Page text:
Image: Louise Flaherty. Photograph: Craig Arnold.
Louise Flaherty is known for works that are inspired by the original flora of the Adelaide plains and informed by community engagement. Her dunes (2019) is included in Our Future in the Landscape, an exhibition that explores urban and ecological responses to climate change. In this interview with curator Steph Cibich she discusses the artwork and the driving force behind her practice.
Our Future in the Landscape is presented as part of the ART WORKS 2020 Emerging Curator Program, delivered by Guildhouse in partnership with the City of Adelaide.
How would you describe your practice and your approach to making a body of work?
My practice is inspired by the natural environment around me and specifically it is focused on researching the original plants and landscapes of the Adelaide Plains. This has been the basis of my long-term project Memorial for Forgotten Plants. My work details the native flora across many different suburbs and ecosystems of Adelaide. Drawn with ink on paper, my work reflects the loss and sadness of native plants from our suburban landscape, highlighting native plant conservation.
I approach my work in a methodical and perhaps scientific manner (although I do not have a scientific/botany background – I am a novice and learning along the way). The area of Adelaide had about 21 different ecosystems all with varying flora (e.g. coastal areas, grasslands, areas along rivers etc.). I pick one area to focus on and look up the list of plants that were in that area. As a starting point, I work through the list of plants and start drawing each plant using white ink on black paper. If I can, I draw from photographs I have taken of plants, but mostly I work using the online database Seeds of SA database, which has photographs of all native flora in South Australia. I use this database because sometimes it is hard to find the plants growing.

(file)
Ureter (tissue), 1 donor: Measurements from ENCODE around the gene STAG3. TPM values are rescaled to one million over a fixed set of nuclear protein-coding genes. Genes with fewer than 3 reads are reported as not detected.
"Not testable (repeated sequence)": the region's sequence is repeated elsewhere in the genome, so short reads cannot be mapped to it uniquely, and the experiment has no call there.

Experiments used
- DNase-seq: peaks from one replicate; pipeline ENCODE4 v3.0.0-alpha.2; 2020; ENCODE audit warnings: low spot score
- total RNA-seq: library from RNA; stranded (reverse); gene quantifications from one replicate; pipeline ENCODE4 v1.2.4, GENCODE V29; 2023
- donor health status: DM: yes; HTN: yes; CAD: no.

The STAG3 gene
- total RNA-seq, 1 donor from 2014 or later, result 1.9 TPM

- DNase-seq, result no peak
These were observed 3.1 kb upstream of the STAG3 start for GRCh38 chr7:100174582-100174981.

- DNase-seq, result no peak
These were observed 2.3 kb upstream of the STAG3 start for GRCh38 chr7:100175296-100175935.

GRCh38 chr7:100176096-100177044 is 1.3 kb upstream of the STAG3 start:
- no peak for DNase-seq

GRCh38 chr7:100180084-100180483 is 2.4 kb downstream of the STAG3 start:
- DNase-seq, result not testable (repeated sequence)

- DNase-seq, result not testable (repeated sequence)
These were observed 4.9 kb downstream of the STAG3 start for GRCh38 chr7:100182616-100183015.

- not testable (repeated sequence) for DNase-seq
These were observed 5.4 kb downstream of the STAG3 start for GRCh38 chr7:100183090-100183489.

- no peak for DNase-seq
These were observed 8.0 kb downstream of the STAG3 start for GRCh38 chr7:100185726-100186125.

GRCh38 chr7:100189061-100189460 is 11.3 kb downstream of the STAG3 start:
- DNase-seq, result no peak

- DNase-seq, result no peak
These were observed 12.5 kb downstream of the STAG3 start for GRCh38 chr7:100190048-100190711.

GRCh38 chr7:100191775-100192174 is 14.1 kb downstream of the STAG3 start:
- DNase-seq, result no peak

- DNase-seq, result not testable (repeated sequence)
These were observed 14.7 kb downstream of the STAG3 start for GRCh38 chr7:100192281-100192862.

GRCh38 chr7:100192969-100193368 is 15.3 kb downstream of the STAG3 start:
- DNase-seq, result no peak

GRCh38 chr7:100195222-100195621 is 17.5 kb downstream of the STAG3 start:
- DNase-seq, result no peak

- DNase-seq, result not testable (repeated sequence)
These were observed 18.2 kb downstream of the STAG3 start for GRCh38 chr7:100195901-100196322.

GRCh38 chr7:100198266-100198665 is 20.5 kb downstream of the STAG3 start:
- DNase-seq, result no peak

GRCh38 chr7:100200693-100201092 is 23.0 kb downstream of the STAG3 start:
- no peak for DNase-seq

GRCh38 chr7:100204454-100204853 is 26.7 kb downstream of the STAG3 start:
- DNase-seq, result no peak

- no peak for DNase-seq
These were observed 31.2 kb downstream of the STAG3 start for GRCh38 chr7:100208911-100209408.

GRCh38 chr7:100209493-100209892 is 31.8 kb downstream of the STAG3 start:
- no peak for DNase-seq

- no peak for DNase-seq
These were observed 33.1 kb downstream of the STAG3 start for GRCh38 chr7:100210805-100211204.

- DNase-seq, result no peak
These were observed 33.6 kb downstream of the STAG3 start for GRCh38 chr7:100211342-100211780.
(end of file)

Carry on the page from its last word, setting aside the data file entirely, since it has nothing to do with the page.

Image: Lousie Flaherty, dunes, 2019. Photograph: Craig Arnold.
Can you briefly describe the work dunes (2019) featured in this exhibition and the ideas that led you to make it?
The work dunes is slightly different to my usual method of working. This work came about while undertaking an Artist in Residence at Sauerbier House in Port Noarlunga. During the residency I made one piece in response to a list of coastal plants that once grew in the area. The other piece I made was dunes. This work came about while exploring the dunes at Port Noarlunga, over the 3 months I was getting to know the plants that still grew in the dunes. I was photographing them all, and I learnt most about the dunes by joining and volunteering with the local Trees for Life group that look after the site. By working with the group I was able to learn and identify the plants in the dunes. This work was made up of all the plants I was able to find and identify in the Port Noarlunga dunes. The work was also made to celebrate and honour the work that the volunteers do for this site. I did not use black in these works because this work was more of a celebration to what is there as opposed to a memorial of what is no longer there.
The work was made during your residency at Sauerbier House, did you come away from that residency with a new focus or insight into your practice?
The residency at Sauerbier House was a wonderful experience to have a 3 month dedicated space and surrounding environment to respond to. Like any residency it is fuel for your practice, not just for that 3 months but for a long period after. One of the things that I got out of my time spent there was to also look at what there was to celebrate, rather than focusing on the sadness of what has been lost and forgotten but to focus on some positives and celebrate what people are doing to support these ecosystems.
How do you think dunes (2019) reflects or challenges urban and ecological responses to climate change?
I hope that the work is a reminder of all of the wonderful local native plants that can grow in the coastal dunes, which is a particular harsh environment. I hope that it assists people in thinking about their local environment where they live and assists in helping to make decisions about what they might grow in their backyard. By looking at what used to grow in your local area you are choosing plants that will grow well there and also need less water to survive. I hope that my work generates curiosity for people to explore and go not their own journey of finding out what plants used to grow where they live and explore what will work for them in their own backyard.
Much of your practice incorporates community engagement. What inspired you to integrate this into your practice and what value do you think it adds to your work?